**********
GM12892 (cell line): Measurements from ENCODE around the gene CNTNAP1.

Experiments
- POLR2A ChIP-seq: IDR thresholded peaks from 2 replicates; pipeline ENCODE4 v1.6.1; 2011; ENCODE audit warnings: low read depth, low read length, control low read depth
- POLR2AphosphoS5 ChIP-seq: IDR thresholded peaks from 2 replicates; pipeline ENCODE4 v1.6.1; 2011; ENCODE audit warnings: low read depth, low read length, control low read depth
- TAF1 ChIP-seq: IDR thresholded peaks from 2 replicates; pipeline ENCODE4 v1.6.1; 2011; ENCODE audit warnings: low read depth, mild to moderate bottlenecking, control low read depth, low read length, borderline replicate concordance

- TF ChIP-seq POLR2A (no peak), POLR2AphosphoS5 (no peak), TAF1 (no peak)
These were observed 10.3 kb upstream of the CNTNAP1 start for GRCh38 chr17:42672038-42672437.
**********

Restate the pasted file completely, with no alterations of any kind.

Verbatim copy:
GM12892 (cell line): Measurements from ENCODE around the gene CNTNAP1.

Experiments
- POLR2A ChIP-seq: IDR thresholded peaks from 2 replicates; pipeline ENCODE4 v1.6.1; 2011; ENCODE audit warnings: low read depth, low read length, control low read depth
- POLR2AphosphoS5 ChIP-seq: IDR thresholded peaks from 2 replicates; pipeline ENCODE4 v1.6.1; 2011; ENCODE audit warnings: low read depth, low read length, control low read depth
- TAF1 ChIP-seq: IDR thresholded peaks from 2 replicates; pipeline ENCODE4 v1.6.1; 2011; ENCODE audit warnings: low read depth, mild to moderate bottlenecking, control low read depth, low read length, borderline replicate concordance

- TF ChIP-seq POLR2A (no peak), POLR2AphosphoS5 (no peak), TAF1 (no peak)
These were observed 10.3 kb upstream of the CNTNAP1 start for GRCh38 chr17:42672038-42672437.